This is a Speyside distillery, running 6 traditional Speyside pot stills at its location near Elgin in Thomshill, Scotland, which does not produce a great deal of official bottlings, Mannochmore is used as a major component in many of Diageo’s blends, including (unsurprisingly) Johnnie Walker. This one stood out well for both tasters as a single malt. Nick loved the uniqueness of the green pepper notes and Jes enjoyed the decadently "fonky" flavor profile. These manager's really knew what they were doing...


1994 Oban Distillery 16 Year Manager's Dram Single Malt Scotch Whisky

Oban's long history of using traditional methods, like the continued use of worm tubs and their relatively small size, ushers in a roaring sherry cask delight in 1994, their 200th anniversary of being an operating distillery. This pour was loud and proud. A blaring hit for Nick & Jes with notes of fig, jam, and other fruit reminiscent of Redbreast 27 year!


1988 Glen Elgin 15 Year Original Bottling of The Manager's Dram Single Malt Scotch Whisky

Nestled in a stunning location in the heart of Speyside’s rolling hills, Glen Elgin is a relatively small distillery that produces 'just' 1.8 million liters of pure alcohol a year and is notable as the first-ever bottling of the Manager's Dram Series. Take a drink of this whisky and you'll surely find something to love: red grape, pear, kiwi water, toasted bread, and a velvety mouth coating. This whisky got all the claps from us!


1998 Clynelish Distillery 17 Year Manager's Dram Single Malt Scotch Whisky

Known for producing malts with a distinctive oily and waxy textured marine character displaying citric notes, Clynelish malts are mainly used for blending, notably as a core part of several Johnnie Walker expressions. However, official special releases and independent single malt bottlings are highly sought after for good reason. Nick & Jes waxed poetic about this Manager's Dram offering by one of the greatest honey-buttered Highland distilleries they have ever tasted. Check out the full write up for more on this gem of a distillery.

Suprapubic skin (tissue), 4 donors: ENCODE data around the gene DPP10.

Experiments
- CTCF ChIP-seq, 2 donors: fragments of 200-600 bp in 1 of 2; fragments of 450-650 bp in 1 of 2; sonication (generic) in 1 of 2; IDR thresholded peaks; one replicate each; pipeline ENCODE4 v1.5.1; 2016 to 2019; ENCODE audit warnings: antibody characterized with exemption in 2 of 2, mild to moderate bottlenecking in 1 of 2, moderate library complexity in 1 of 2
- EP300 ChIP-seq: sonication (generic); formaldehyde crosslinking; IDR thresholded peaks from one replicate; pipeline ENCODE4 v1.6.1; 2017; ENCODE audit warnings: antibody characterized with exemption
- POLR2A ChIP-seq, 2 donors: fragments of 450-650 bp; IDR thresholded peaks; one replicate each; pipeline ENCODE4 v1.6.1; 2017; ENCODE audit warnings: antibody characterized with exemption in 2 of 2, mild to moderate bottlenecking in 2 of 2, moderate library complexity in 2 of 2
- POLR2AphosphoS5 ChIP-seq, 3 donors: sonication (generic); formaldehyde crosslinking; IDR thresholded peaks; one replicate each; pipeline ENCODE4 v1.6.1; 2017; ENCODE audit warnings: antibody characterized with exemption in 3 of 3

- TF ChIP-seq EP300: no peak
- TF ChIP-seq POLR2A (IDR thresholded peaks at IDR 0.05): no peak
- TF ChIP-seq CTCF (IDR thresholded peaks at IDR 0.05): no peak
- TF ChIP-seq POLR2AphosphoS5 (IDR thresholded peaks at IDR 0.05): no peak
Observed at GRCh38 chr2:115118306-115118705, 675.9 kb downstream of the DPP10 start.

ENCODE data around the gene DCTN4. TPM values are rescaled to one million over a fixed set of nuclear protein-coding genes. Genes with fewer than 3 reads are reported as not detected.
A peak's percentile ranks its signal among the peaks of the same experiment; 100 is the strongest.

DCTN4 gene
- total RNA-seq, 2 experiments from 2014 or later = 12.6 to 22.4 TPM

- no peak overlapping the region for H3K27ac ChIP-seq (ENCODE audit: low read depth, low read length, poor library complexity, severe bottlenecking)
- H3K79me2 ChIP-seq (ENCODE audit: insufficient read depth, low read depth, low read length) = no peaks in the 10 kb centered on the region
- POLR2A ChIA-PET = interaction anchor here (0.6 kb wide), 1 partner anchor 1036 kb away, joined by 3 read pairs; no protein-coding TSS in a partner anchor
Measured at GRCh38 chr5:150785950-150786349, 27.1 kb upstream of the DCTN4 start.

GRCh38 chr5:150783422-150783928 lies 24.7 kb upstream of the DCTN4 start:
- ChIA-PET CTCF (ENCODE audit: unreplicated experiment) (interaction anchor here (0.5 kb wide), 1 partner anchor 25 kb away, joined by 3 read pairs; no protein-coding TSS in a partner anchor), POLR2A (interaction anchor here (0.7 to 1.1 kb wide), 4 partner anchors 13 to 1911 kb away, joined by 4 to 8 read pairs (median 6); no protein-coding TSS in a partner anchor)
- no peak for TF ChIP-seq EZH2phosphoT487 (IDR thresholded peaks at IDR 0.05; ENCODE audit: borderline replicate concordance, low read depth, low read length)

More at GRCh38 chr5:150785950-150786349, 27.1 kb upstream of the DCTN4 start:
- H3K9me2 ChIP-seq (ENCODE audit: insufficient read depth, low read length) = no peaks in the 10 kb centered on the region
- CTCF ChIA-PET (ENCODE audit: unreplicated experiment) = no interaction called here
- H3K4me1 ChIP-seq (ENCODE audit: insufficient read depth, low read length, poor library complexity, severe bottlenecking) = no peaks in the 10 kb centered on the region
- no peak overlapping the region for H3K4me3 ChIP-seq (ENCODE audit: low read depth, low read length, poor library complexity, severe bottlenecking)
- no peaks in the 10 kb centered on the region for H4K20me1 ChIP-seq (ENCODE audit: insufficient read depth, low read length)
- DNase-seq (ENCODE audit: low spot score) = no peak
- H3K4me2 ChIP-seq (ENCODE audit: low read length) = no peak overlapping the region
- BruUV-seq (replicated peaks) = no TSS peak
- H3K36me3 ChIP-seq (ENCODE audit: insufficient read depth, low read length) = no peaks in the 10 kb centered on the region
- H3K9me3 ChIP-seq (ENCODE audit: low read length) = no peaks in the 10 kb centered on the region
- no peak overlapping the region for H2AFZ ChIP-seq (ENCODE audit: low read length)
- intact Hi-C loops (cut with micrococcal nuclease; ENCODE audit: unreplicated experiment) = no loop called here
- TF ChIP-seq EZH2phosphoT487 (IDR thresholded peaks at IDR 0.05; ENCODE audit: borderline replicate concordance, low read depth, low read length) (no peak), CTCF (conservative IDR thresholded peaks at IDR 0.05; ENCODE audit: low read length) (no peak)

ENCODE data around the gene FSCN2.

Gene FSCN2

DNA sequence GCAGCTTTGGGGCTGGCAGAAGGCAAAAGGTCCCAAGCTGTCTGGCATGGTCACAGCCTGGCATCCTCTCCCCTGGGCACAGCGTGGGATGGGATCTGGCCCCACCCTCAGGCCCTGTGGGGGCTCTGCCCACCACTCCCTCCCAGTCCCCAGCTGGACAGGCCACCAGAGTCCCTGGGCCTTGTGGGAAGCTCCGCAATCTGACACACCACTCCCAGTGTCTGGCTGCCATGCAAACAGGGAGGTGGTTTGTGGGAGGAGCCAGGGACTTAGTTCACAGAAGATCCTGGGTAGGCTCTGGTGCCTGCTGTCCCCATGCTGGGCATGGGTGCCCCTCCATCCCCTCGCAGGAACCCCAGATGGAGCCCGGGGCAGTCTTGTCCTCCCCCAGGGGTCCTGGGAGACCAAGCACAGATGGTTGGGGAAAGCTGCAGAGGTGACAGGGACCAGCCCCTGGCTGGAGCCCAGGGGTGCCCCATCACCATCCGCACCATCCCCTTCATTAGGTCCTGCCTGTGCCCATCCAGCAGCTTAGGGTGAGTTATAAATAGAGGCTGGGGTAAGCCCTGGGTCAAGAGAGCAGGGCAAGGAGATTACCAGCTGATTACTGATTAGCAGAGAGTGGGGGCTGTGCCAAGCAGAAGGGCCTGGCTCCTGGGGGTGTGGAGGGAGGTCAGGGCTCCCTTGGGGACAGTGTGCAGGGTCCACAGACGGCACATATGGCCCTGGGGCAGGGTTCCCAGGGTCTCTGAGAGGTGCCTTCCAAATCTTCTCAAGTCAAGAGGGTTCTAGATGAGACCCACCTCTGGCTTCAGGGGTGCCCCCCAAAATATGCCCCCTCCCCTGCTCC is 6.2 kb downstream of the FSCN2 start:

This distillery is known primarily for its blended whisky, which accounts for 95% of its production. Johnnie Walker lovers can thank Caol lla for much of its delicious taste. The Amongst the Whiskey team was honored to participate in such an epic lineup as we ventured into an age-old question in the final hours of this tasting: Is this kind of rarity worth chasing down? We certainly think so. This whisky is the screaming viking that comes in swinging an unwieldy, large axe at the end of the tasting; it towers over any whisky you put it next to and is well-deserving of the top spot in this tasting, and on your bar, if you can find it!


In Summary:

The Biggest Surprise: 1997's 18 year Mannochmore


What a lovely tasting this was, highlighting the nuance of distillery character that varies from region to region. Having all of these powerhouse distilleries under one roof with Diageo is testament to the success of their blends. Explored here as single malts was nothing short of a divine experience. If you have the chance to pick up some of these Manager's Dram bottlings, we would certainly recommend doing so!


Written by: The Amongst the Whiskey Team